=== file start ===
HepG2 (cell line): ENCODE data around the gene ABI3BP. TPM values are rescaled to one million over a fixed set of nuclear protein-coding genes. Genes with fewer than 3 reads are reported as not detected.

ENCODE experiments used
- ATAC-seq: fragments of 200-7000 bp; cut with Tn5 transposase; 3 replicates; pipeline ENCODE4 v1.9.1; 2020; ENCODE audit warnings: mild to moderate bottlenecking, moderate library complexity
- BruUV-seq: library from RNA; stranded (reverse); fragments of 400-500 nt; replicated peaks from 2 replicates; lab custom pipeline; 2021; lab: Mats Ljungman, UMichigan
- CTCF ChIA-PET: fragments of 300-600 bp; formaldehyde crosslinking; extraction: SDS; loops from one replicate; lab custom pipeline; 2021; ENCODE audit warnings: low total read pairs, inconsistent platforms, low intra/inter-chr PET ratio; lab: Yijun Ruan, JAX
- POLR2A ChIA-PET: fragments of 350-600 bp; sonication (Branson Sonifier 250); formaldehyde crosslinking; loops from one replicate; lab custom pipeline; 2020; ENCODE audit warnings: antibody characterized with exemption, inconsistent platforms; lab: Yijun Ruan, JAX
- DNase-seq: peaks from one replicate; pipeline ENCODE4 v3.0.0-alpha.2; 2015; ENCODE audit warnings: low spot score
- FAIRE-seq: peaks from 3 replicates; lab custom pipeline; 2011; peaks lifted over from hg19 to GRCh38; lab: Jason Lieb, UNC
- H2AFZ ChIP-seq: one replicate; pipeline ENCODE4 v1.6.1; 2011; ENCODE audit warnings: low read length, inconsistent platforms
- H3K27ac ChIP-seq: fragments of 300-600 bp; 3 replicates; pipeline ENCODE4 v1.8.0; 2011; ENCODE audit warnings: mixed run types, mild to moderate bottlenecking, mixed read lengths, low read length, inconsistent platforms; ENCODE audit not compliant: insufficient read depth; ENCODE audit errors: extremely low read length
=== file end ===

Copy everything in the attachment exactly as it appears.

HepG2 (cell line): ENCODE data around the gene ABI3BP. TPM values are rescaled to one million over a fixed set of nuclear protein-coding genes. Genes with fewer than 3 reads are reported as not detected.

ENCODE experiments used
- ATAC-seq: fragments of 200-7000 bp; cut with Tn5 transposase; 3 replicates; pipeline ENCODE4 v1.9.1; 2020; ENCODE audit warnings: mild to moderate bottlenecking, moderate library complexity
- BruUV-seq: library from RNA; stranded (reverse); fragments of 400-500 nt; replicated peaks from 2 replicates; lab custom pipeline; 2021; lab: Mats Ljungman, UMichigan
- CTCF ChIA-PET: fragments of 300-600 bp; formaldehyde crosslinking; extraction: SDS; loops from one replicate; lab custom pipeline; 2021; ENCODE audit warnings: low total read pairs, inconsistent platforms, low intra/inter-chr PET ratio; lab: Yijun Ruan, JAX
- POLR2A ChIA-PET: fragments of 350-600 bp; sonication (Branson Sonifier 250); formaldehyde crosslinking; loops from one replicate; lab custom pipeline; 2020; ENCODE audit warnings: antibody characterized with exemption, inconsistent platforms; lab: Yijun Ruan, JAX
- DNase-seq: peaks from one replicate; pipeline ENCODE4 v3.0.0-alpha.2; 2015; ENCODE audit warnings: low spot score
- FAIRE-seq: peaks from 3 replicates; lab custom pipeline; 2011; peaks lifted over from hg19 to GRCh38; lab: Jason Lieb, UNC
- H2AFZ ChIP-seq: one replicate; pipeline ENCODE4 v1.6.1; 2011; ENCODE audit warnings: low read length, inconsistent platforms
- H3K27ac ChIP-seq: fragments of 300-600 bp; 3 replicates; pipeline ENCODE4 v1.8.0; 2011; ENCODE audit warnings: mixed run types, mild to moderate bottlenecking, mixed read lengths, low read length, inconsistent platforms; ENCODE audit not compliant: insufficient read depth; ENCODE audit errors: extremely low read length